NEA affiliate rejects freedom proposal

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LOS ANGELES — The college affiliate of the National Education Association yesterday unanimously rejected a proposal to expand its policy on academic and professional freedom to protect “intellectual pluralism and the free exchange of ideas” in the nation’s classrooms.

Randy Jackson, a delegate to the NEA convention now under way, appeared before the National Council for Higher Education (NCHE) summer meeting to defend his proposal, which was attacked roundly as part of a conservative agenda.

“There are no secret agendas here. Divergency [of views] in the classroom is being stifled. More and more, what we can say in the classroom is being restricted,” said Mr. Jackson, a high school English teacher from Kennewick, Wash.

Teachers have a responsibility “to instruct students how to think, not to indoctrinate,” he said. “All this is trying to do is to open this up and to prevent restriction” of the academic freedom of students as well as teachers.

But Tom Oxter, president of a Florida higher-education group that led the fight before the Florida Legislature against a similar campaign for a student academic bill of rights there, denounced the proposal as “really just the beginning of a witch hunt” by conservatives.

Mr. Oxter said, “What we need to do is have a clear-cut victory here” against such proposals, which are being pushed throughout the country by David Horowitz, head of the Center for the Study of Popular Culture.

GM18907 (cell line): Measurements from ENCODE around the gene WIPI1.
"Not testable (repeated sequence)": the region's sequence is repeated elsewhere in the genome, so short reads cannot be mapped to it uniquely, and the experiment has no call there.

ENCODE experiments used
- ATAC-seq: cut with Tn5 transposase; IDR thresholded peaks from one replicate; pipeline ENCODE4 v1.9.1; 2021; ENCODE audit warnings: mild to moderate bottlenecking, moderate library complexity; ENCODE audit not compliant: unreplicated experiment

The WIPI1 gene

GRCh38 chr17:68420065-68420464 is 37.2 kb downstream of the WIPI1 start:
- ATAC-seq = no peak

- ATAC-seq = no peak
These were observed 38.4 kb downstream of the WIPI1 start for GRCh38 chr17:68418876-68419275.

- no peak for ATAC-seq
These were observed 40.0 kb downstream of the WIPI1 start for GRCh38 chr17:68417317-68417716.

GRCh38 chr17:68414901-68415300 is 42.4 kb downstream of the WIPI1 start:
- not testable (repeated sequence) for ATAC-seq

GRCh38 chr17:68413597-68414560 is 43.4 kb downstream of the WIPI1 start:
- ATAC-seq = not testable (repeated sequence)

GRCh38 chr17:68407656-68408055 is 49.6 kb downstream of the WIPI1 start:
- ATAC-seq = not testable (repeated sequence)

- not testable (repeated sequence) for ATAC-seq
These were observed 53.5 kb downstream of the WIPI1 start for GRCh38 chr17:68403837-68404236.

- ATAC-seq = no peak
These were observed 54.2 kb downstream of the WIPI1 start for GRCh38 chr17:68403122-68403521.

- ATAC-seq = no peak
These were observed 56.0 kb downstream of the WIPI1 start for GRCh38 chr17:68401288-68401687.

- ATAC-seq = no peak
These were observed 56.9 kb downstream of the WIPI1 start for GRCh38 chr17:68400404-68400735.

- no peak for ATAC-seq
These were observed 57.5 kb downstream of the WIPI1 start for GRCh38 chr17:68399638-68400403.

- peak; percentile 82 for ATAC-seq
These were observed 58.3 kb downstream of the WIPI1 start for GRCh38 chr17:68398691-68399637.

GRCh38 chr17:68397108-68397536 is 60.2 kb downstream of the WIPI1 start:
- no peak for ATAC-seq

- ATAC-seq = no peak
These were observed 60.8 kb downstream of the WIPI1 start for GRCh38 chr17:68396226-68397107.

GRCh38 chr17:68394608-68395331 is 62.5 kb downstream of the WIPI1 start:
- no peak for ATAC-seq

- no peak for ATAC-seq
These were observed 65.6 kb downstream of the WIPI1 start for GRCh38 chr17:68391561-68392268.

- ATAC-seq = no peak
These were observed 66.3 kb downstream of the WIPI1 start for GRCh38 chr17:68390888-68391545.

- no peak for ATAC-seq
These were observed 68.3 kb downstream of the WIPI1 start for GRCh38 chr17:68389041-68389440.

Ron Weatherford, the NEA’s liaison to the higher-education council, invited Mr. Jackson to defend his proposal at the NCHE meeting.

However, Mr. Weatherford is marshaling opposition to proposals that the NEA commit itself to recommending that teachers act “to ensure the academic freedom of students.”

Mr. Jackson has introduced his proposal for floor consideration by all 9,000 delegates to the NEA’s convention here. The vote tomorrow is expected to be overwhelmingly negative.

The resolution states: “In order to guarantee that democratic principles are conveyed to the next generation, academic freedom in the classroom should be included in teachers’ instructional guidelines. It is important that teachers welcome intellectual pluralism and the free exchange of ideas by providing an unprejudiced learning environment.”

The resolution also states: “The association does not condone the indoctrination of students through intimidation, unfair grading practices, withholding of information, or by any other means.”

A delegate from Massachusetts said she saw Mr. Jackson’s proposal as “a wedge” that would open the door for “students telling us what we can teach.”

Another delegate said he preferred a resolution with an expletive directed at Mr. Horowitz.

Lawrence Sand, an eighth-grade history teacher at Webster Middle School in the Los Angeles school district, said he helped write the proposal and could not understand the vehement opposition at the meeting.

“I don’t understand what everyone is so afraid of,” he said. “This is to ensure that students are not indoctrinated or browbeaten.”

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